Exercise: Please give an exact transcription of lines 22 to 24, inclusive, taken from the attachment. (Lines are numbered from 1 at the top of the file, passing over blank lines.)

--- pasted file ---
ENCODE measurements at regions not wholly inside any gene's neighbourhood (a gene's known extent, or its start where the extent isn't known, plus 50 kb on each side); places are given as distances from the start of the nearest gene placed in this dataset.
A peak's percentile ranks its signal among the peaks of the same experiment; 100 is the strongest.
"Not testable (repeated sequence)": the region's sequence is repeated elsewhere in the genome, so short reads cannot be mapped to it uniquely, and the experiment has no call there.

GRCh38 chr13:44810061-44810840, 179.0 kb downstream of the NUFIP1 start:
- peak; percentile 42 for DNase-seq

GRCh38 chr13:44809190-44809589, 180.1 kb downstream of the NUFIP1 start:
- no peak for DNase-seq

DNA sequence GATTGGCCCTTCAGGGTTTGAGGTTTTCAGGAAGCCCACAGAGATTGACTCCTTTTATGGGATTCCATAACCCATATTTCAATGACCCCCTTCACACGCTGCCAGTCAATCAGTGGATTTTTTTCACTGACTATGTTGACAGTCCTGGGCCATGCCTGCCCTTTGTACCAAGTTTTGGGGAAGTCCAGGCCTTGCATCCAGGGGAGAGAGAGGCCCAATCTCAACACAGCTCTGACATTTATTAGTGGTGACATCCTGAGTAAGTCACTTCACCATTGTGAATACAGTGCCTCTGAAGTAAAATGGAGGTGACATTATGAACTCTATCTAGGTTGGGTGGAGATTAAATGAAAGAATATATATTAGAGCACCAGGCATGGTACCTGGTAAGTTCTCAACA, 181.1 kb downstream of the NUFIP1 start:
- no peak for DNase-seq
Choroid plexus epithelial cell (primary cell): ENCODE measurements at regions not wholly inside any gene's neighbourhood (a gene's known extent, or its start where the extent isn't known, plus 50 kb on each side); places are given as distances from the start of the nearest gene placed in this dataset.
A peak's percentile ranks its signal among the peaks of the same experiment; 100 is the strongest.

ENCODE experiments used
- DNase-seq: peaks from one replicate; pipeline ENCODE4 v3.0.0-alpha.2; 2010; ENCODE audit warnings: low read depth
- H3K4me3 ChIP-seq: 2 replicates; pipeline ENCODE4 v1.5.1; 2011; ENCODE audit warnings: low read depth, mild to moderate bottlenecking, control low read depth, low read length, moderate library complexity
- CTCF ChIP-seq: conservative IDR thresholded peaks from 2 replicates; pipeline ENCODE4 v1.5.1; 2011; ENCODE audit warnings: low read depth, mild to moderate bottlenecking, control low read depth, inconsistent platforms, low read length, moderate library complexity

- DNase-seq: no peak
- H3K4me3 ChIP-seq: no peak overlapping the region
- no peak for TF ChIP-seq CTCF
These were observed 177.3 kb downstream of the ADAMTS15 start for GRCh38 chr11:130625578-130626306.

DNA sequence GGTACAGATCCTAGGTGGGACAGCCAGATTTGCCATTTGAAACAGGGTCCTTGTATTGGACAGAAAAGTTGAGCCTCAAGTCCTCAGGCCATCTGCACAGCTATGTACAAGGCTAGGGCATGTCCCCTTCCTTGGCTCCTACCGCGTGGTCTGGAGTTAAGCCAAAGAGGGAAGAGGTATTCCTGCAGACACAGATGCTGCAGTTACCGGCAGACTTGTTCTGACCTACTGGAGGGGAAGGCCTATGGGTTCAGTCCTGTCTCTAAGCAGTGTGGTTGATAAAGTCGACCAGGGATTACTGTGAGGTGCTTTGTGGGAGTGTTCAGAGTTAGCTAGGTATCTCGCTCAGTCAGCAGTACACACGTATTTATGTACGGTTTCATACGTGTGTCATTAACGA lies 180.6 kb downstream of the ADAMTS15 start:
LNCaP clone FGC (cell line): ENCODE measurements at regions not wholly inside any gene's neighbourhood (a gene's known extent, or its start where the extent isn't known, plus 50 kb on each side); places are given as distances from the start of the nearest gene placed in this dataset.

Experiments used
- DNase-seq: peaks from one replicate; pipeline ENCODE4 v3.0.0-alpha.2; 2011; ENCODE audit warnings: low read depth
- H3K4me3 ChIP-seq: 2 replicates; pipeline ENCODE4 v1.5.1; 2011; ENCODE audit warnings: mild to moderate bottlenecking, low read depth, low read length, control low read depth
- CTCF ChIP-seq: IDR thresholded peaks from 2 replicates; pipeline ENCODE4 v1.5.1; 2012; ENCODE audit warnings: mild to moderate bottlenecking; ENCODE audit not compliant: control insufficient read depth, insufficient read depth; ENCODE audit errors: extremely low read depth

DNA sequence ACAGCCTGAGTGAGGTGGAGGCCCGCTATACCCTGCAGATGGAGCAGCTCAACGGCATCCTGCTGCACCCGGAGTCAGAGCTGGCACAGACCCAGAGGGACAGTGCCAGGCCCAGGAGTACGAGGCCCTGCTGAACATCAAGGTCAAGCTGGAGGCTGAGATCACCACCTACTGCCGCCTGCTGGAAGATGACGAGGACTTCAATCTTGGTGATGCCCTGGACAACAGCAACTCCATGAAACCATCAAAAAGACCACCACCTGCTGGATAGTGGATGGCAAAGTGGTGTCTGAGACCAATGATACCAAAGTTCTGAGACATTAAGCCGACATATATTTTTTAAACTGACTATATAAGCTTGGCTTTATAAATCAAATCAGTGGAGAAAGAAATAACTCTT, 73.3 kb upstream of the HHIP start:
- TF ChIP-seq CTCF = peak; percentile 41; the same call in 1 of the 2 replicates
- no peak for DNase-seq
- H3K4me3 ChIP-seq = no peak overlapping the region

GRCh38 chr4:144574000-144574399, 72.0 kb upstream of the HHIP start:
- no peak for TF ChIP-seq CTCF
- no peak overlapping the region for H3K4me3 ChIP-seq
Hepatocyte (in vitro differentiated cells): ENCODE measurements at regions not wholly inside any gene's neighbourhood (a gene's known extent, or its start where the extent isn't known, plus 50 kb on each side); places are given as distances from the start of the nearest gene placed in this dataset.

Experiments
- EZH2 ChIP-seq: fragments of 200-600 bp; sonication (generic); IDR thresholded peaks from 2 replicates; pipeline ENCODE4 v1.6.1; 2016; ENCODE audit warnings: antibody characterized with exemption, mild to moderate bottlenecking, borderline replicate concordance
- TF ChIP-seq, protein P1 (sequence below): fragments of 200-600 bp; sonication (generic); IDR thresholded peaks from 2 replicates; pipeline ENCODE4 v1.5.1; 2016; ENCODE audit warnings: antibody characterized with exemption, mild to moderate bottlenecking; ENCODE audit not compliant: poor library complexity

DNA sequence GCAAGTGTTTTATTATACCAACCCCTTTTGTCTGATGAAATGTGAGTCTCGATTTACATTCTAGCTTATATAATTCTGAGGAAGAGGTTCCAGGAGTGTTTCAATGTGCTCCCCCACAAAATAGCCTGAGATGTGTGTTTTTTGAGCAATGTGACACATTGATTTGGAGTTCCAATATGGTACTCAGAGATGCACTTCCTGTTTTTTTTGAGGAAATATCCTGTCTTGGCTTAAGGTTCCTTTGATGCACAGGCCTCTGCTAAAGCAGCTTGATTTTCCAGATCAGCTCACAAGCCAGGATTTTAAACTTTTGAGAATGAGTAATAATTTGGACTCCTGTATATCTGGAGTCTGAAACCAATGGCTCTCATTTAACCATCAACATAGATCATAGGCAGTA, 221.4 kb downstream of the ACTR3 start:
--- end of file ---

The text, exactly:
Experiments used
- DNase-seq: peaks from one replicate; pipeline ENCODE4 v3.0.0-alpha.2; 2011; ENCODE audit warnings: low read depth
- H3K4me3 ChIP-seq: 2 replicates; pipeline ENCODE4 v1.5.1; 2011; ENCODE audit warnings: mild to moderate bottlenecking, low read depth, low read length, control low read depth